How to finance your startup? You can buy books on that topic, take courses, and hire consultants. It’s complex and it changes fast for different times, places, and financing options. But for people just looking at this question for the first time, here 10 general rules and guidelines.
Warning: There are exceptions in every case. This is business. There are always exceptions. Also: I’m not an attorney and not a commercial lender. There is no legal advice here. I’m just trying to summarize what I’ve seen. And this is about the U.S. market only. Some of it might apply to other markets, but if you’re not in the U.S., please double-check before assuming it does.
- You have to start with knowing how much you need. It’s not a random number, and it’s not how much you like. You look for the startup sweet spot, as set by the business plan.
- The main sources funding new businesses are personal savings, personal debt, commercial debt, friends and family investment, and outside investment. Debt means you pay it back or lose your collateral, and investment means you don’t pay it back but investors own a share of your business. This doesn’t include alternative ways to get startup financing.
- Personal savings and personal debt are by far the most common sources. Most startups take a few thousand dollars. The advantages of this include not having to ask anybody else and being able to start quickly. The disadvantage is that this money is at risk. If the business fails, savings are lost. And personal debt must be repaid or you lose credit rating and sometimes the house or the car or whatever.
- Commercial lending requires collateral, like business receivables, inventory, or personal assets like your house. Banks aren’t allowed to lend money to startups without assets to pledge.
- In some cases an SBA-guaranteed loan can lower the personal risk. You get these loans through commercial banks. The SBA (Small Business Administration) requires business plans and additional criteria depending on which of the various programs you use. The executive summary is that with most SBA loans you put up 30% of the startup cost, and get the rest from the loan.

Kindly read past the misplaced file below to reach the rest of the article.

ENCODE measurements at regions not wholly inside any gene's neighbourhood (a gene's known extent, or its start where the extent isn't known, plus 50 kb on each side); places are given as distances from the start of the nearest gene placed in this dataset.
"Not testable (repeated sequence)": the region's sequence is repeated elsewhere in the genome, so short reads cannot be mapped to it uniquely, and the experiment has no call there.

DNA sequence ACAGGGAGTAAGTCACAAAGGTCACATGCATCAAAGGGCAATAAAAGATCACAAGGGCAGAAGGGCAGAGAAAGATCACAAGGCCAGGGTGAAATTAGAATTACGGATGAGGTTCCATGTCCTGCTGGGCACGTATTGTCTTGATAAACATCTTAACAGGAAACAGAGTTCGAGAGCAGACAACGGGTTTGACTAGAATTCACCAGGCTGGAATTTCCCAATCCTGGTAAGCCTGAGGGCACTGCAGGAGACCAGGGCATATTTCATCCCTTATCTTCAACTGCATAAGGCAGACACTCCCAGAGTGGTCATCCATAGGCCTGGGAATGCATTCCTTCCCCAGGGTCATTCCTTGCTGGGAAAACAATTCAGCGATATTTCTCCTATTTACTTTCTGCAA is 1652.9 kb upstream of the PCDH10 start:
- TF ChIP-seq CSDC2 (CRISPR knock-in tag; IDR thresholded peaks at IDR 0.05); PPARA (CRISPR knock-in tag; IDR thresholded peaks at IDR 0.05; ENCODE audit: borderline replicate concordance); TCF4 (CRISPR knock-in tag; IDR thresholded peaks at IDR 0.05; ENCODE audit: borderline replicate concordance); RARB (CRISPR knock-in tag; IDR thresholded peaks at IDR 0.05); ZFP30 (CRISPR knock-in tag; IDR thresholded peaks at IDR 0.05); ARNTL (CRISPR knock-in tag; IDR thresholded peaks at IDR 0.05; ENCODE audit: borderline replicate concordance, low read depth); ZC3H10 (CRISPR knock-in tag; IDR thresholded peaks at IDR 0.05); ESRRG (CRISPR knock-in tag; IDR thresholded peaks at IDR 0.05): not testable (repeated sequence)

- Investment divides roughly into friends and family, angel investment, and venture capital. Crowd funding may be available in the near future. And be aware of good reasons not to seek outside investors.
- So-called crowd funding, finding large numbers of investors for small amounts each, is likely to open up soon but hasn’t yet. The current flock of crowd funding sites are really doing advanced sales or donations; it’s still not legal to sell investment through crowd funding. Last year’s Jobs Act opened up the possibility, but regulations to make it happen are still pending.
- Friends and family investment is the most common type. Do this carefully, with good legal help, because it’s a mine field. It can work for a few thousand dollars up to a few hundred thousand, depending on your personal resources. It can also go dreadfully sour if not done right. Do your homework well on this option. Start with this article on friends and family financing. Then do this Google search.
- Angel investment is for a select few businesses that offer a reasonable chance of future returns on a few hundred thousand dollars. Occasionally that dips down into the tens of thousands. Real investors usually want scalable, defensible, high-growth businesses that can be sold in 3-5 years, with experienced management teams. The background includes three essential truths on getting investment and here’s what investors want.
- Venture capital is like angel investment but with professional managers of other people’s money. It’s harder to get and rarer. It takes strong management teams with good track records, very high growth potential, defensible, scalable businesses.
And that’s my best effort at a quick summary of the A-Z of financing that startup. I hope it’s helpful.